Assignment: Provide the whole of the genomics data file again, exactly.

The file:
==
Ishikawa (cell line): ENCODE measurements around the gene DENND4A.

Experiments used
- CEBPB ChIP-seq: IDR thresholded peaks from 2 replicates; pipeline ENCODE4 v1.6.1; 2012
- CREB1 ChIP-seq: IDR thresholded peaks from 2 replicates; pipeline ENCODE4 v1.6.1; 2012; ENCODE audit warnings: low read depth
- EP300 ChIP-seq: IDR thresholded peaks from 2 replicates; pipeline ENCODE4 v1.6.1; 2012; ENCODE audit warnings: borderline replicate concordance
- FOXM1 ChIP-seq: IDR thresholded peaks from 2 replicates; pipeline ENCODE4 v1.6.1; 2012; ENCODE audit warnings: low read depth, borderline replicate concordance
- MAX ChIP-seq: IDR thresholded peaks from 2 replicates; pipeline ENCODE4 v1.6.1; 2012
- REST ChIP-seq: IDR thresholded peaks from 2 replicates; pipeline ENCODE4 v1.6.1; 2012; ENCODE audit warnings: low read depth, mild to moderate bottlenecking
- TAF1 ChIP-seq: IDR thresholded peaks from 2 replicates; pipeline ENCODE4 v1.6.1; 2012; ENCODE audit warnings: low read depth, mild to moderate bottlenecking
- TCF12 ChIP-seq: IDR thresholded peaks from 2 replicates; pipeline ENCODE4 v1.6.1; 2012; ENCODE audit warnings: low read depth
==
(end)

Ishikawa (cell line): ENCODE measurements around the gene DENND4A.

Experiments used
- CEBPB ChIP-seq: IDR thresholded peaks from 2 replicates; pipeline ENCODE4 v1.6.1; 2012
- CREB1 ChIP-seq: IDR thresholded peaks from 2 replicates; pipeline ENCODE4 v1.6.1; 2012; ENCODE audit warnings: low read depth
- EP300 ChIP-seq: IDR thresholded peaks from 2 replicates; pipeline ENCODE4 v1.6.1; 2012; ENCODE audit warnings: borderline replicate concordance
- FOXM1 ChIP-seq: IDR thresholded peaks from 2 replicates; pipeline ENCODE4 v1.6.1; 2012; ENCODE audit warnings: low read depth, borderline replicate concordance
- MAX ChIP-seq: IDR thresholded peaks from 2 replicates; pipeline ENCODE4 v1.6.1; 2012
- REST ChIP-seq: IDR thresholded peaks from 2 replicates; pipeline ENCODE4 v1.6.1; 2012; ENCODE audit warnings: low read depth, mild to moderate bottlenecking
- TAF1 ChIP-seq: IDR thresholded peaks from 2 replicates; pipeline ENCODE4 v1.6.1; 2012; ENCODE audit warnings: low read depth, mild to moderate bottlenecking
- TCF12 ChIP-seq: IDR thresholded peaks from 2 replicates; pipeline ENCODE4 v1.6.1; 2012; ENCODE audit warnings: low read depth